Hana itself has evolved remarkably over the last year I have been developing with it as a solution – it’s an effort to keep up.  With the inclusion of the spatial engine Hana continues to mature as a well-rounded and capable offering.  There are however a few gaps in the current spatial engine solution.  One is being able to work with ST_GEOMETRY spatial types in SQLScript procedures.  I understand the Spatial team are making progress towards this for 7.2.  Another gap is inability in declaring entities with spatial-based columns in your CDS (Core Data Services) .hdbdd or hdbtable definition artifacts.  I also understand this is coming in SPS8/9 (TBD).  So improvements and added functionality to Spatial will come with each release, as they have for Hana core as a whole, with the learning materials to support.

In the meantime a HUGE thank-you to Gerrit Simon Kazmaier, chief technical architect for Spatial who has been providing great support in the community forum.  Perhaps whilst I have his attention – for some reason I was unable to successfully work with the ST_CONTAINS and ST_WITHIN methods for SRID 4326, to determine if for example Central Park or Statue of Liberty lies within Manhattan.  I could not get ST_AREA to give me the size of Liberty Island.  It is not clear if some methods are restricted by SRID “type”.  Any pointers here welcomed!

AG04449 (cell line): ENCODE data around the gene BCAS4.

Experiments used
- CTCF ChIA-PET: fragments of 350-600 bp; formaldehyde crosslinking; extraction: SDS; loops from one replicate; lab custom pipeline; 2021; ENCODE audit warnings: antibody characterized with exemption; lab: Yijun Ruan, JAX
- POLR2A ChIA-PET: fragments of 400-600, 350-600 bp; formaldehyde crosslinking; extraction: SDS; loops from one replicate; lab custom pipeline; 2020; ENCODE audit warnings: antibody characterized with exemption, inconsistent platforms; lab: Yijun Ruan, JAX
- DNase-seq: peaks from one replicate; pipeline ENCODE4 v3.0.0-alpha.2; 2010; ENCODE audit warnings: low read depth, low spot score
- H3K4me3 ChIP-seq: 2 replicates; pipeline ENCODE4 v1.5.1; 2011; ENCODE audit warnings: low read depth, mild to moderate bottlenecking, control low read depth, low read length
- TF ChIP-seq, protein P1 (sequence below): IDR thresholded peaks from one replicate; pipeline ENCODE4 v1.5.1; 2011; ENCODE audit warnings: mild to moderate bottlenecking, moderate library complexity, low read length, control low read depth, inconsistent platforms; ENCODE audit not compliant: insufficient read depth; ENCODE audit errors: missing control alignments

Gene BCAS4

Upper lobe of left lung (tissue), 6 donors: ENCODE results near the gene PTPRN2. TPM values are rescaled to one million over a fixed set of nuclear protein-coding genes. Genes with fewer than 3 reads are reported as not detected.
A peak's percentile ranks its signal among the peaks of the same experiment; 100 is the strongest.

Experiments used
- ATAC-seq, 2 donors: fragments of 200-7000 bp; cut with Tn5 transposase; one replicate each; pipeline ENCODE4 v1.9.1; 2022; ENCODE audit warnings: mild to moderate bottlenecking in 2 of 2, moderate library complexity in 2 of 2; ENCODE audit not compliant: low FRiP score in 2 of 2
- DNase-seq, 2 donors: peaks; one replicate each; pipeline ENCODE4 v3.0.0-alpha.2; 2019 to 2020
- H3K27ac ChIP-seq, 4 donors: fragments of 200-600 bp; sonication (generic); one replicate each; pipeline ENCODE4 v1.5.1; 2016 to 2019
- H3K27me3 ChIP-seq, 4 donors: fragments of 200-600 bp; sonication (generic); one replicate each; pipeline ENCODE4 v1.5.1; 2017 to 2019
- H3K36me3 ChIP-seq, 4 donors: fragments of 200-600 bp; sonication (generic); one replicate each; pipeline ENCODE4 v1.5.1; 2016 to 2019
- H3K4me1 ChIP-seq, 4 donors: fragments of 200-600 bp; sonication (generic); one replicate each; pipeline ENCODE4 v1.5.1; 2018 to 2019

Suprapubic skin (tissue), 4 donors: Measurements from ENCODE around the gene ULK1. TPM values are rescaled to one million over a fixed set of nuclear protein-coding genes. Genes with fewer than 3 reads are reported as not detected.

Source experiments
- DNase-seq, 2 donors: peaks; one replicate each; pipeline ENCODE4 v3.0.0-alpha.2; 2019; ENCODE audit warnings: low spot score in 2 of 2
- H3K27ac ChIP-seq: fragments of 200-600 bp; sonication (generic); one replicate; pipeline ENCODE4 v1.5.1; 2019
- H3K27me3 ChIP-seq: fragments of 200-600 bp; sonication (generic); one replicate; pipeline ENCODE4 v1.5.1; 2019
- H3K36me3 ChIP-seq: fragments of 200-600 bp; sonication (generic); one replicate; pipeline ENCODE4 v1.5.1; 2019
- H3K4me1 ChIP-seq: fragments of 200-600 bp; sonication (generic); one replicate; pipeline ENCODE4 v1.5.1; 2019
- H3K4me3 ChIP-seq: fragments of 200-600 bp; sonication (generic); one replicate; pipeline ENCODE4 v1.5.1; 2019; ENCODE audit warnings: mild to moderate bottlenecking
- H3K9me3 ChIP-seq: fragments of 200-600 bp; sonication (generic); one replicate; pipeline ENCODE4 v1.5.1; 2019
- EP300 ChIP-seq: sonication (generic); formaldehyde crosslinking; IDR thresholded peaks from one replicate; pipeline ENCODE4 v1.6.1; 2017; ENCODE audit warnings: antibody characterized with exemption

The Hana Spatial Engine opens up a whole host of exciting opportunities for delivering application capability with spatial awareness.  The consumer group is large and diverse, including:

• Healthcare, for tracking of infection.
• Enabling local authorities with decision support systems for urban planning and geographic analytics on crime.
• Consumer goods companies delivering targeted customer marketing and effective sales delivery.

The future is exciting, it’s spatial!

(Footnote: – no more fruit-orientated blogs from me)

## XSJS service bigApple.xsjs

(You may wish to get the code from the attachment due to formatting concerns)

function bigApple() {

var pstmt          = null,

rs              = null,

conn            = \$.db.getConnection(),

bodyContent    = ”,

myCmd          = \$.request.parameters.get(‘cmd’),

myPoi          = \$.request.parameters.get(‘poi’),

myPoiFrom      = \$.request.parameters.get(‘poiFrom’),

myPoiTo        = \$.request.parameters.get(‘poiTo’),

myDstM          = \$.request.parameters.get(‘dstM’),

myQuery        = null,

geoShape        = [];

var poiOut = function(val){

var geometry = JSON.parse(val.getNString(3));

return {

“id”: val.getInteger(1),

“name”: val.getString(2),

“geometry”: geometry

};

};

var distanceOut = function(val){

return {

“From”: val.getString(1),

“To”: val.getString(2),

“Distance(m)”: val.getInteger(3)

};

};

var withinDistanceOut = function(val){

return {

“From”: val.getString(1),

“To”: val.getString(2),

“Distance(m)”: myDstM,